As we sailing out to the course we pondered what could the course be…should we preset for a port or starboard pole, and what chute should we hook up/bring near the hatch. We asked a received none of these answers so we preset everything somewhere in between all of those things.
So we finally figure out the course a few minutes before the warning. Not our fault though. The wind laid down a few knots by this point so we go with the #1. Still no word on the chute, but that was our fault we didn’t ask till half way up the weather leg.
Start was fine…clear air on time but not where we should have been. Either way, still in the top three immediately after the start. Long starboard tack to a short 2 minutes port tack then round to starboard…so a hot reach down to the bottom mark.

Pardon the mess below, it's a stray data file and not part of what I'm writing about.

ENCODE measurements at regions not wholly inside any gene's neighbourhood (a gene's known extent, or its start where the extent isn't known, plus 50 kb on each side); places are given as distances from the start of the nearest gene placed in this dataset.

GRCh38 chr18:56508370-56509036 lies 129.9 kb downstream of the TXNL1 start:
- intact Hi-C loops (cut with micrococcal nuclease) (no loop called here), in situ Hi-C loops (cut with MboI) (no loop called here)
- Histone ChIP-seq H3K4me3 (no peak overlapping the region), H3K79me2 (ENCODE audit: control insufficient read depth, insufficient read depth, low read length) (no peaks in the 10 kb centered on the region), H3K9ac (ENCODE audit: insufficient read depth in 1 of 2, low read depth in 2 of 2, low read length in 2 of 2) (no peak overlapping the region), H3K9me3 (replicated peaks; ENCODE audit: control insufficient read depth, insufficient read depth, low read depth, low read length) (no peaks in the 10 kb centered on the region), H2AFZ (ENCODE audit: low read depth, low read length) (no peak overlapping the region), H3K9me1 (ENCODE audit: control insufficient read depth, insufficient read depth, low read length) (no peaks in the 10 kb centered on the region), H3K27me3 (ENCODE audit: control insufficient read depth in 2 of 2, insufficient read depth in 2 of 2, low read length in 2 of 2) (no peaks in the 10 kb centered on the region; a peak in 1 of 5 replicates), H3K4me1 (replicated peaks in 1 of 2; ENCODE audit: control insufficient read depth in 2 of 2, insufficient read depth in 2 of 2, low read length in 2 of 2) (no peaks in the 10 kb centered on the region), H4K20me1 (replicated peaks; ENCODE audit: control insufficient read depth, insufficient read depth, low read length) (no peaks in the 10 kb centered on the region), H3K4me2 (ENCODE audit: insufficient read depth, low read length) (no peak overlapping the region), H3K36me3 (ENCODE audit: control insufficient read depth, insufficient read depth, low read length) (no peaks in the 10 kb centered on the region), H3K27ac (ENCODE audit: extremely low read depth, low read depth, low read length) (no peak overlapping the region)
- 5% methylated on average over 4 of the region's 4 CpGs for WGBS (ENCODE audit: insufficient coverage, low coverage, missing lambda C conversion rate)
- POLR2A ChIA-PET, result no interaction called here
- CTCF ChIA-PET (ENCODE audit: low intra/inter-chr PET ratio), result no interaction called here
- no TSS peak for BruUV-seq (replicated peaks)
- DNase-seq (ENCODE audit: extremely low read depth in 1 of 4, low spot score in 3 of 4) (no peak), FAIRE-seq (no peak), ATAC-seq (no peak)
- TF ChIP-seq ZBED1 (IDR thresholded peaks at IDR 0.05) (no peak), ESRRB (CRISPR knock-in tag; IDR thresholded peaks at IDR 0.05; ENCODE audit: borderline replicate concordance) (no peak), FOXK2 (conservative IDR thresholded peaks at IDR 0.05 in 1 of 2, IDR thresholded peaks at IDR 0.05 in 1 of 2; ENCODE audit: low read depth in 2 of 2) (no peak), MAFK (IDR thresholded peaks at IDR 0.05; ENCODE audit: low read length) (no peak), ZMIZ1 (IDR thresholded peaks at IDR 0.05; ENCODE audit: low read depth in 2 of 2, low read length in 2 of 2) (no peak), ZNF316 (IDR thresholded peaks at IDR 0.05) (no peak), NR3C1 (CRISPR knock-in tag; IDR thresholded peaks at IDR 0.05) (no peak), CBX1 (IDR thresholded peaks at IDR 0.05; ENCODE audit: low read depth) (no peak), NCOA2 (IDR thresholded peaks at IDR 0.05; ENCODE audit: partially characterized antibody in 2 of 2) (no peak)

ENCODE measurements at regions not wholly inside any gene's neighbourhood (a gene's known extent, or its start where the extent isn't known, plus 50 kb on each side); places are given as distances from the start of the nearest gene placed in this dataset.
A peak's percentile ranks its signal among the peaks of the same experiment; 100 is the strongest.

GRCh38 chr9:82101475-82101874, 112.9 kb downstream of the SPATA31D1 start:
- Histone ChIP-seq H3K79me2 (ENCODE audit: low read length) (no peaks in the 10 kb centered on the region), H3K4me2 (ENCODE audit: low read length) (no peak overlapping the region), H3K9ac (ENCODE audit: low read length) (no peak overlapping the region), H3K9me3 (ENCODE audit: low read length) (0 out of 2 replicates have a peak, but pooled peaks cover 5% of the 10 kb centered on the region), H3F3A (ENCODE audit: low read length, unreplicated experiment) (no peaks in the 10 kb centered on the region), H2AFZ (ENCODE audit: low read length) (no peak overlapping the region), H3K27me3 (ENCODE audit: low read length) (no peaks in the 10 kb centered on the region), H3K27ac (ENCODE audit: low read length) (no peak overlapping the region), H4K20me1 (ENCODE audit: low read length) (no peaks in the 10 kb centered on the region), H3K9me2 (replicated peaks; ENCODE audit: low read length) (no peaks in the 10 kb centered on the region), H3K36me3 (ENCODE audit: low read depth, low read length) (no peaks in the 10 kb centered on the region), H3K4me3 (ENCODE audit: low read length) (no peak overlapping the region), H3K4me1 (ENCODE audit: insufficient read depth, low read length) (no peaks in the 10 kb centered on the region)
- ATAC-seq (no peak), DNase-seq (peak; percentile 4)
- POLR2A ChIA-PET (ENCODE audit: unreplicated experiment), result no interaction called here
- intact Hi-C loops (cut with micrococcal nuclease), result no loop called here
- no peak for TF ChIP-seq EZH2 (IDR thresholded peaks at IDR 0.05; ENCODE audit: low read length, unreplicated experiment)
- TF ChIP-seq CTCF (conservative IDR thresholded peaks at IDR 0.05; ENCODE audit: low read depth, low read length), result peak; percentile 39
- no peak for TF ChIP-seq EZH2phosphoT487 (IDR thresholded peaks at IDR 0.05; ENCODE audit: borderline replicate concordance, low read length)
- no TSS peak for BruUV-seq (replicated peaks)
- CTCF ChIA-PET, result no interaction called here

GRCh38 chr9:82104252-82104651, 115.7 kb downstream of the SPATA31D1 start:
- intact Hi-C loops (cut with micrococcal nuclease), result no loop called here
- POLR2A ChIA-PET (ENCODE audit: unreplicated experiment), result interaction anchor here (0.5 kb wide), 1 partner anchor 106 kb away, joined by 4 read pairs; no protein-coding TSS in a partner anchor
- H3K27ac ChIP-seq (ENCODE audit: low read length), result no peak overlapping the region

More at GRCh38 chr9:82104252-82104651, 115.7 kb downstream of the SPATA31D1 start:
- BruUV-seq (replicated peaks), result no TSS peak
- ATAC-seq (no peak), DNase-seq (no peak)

A note for the weather leg…as soon as you’re no longer needed at the start get your ass on the rail…the first 30 seconds after any start should be focused on beating the boats around you…during our first 30 seconds I was the only one of the rail. When all on the rail it’s important to have a hiking captain to encourage and/or force everybody to watch for breeze…alert the driver and most importantly put some extra effort into it as much as possible.